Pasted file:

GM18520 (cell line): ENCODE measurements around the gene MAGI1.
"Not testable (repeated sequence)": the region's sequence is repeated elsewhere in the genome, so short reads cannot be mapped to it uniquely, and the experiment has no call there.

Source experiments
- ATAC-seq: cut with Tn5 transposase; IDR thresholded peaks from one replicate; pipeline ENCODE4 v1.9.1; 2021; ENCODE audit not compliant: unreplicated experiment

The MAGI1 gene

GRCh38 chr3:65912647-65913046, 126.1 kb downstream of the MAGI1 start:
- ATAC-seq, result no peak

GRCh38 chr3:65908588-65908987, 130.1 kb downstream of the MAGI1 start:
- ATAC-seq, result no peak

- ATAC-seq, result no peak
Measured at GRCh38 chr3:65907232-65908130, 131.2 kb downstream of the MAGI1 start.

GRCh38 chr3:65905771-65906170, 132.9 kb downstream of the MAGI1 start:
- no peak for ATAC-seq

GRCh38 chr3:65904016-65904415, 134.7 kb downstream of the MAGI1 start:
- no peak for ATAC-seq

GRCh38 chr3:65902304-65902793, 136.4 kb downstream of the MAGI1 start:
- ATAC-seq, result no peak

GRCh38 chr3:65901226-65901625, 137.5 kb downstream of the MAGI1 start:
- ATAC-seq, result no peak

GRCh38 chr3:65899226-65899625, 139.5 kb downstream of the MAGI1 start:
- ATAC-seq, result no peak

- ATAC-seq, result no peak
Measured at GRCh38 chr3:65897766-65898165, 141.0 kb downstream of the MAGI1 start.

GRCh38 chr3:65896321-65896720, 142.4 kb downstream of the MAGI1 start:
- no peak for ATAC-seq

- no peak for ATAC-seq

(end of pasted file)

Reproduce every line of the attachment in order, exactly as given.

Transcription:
GM18520 (cell line): ENCODE measurements around the gene MAGI1.
"Not testable (repeated sequence)": the region's sequence is repeated elsewhere in the genome, so short reads cannot be mapped to it uniquely, and the experiment has no call there.

Source experiments
- ATAC-seq: cut with Tn5 transposase; IDR thresholded peaks from one replicate; pipeline ENCODE4 v1.9.1; 2021; ENCODE audit not compliant: unreplicated experiment

The MAGI1 gene

GRCh38 chr3:65912647-65913046, 126.1 kb downstream of the MAGI1 start:
- ATAC-seq, result no peak

GRCh38 chr3:65908588-65908987, 130.1 kb downstream of the MAGI1 start:
- ATAC-seq, result no peak

- ATAC-seq, result no peak
Measured at GRCh38 chr3:65907232-65908130, 131.2 kb downstream of the MAGI1 start.

GRCh38 chr3:65905771-65906170, 132.9 kb downstream of the MAGI1 start:
- no peak for ATAC-seq

GRCh38 chr3:65904016-65904415, 134.7 kb downstream of the MAGI1 start:
- no peak for ATAC-seq

GRCh38 chr3:65902304-65902793, 136.4 kb downstream of the MAGI1 start:
- ATAC-seq, result no peak

GRCh38 chr3:65901226-65901625, 137.5 kb downstream of the MAGI1 start:
- ATAC-seq, result no peak

GRCh38 chr3:65899226-65899625, 139.5 kb downstream of the MAGI1 start:
- ATAC-seq, result no peak

- ATAC-seq, result no peak
Measured at GRCh38 chr3:65897766-65898165, 141.0 kb downstream of the MAGI1 start.

GRCh38 chr3:65896321-65896720, 142.4 kb downstream of the MAGI1 start:
- no peak for ATAC-seq

- no peak for ATAC-seq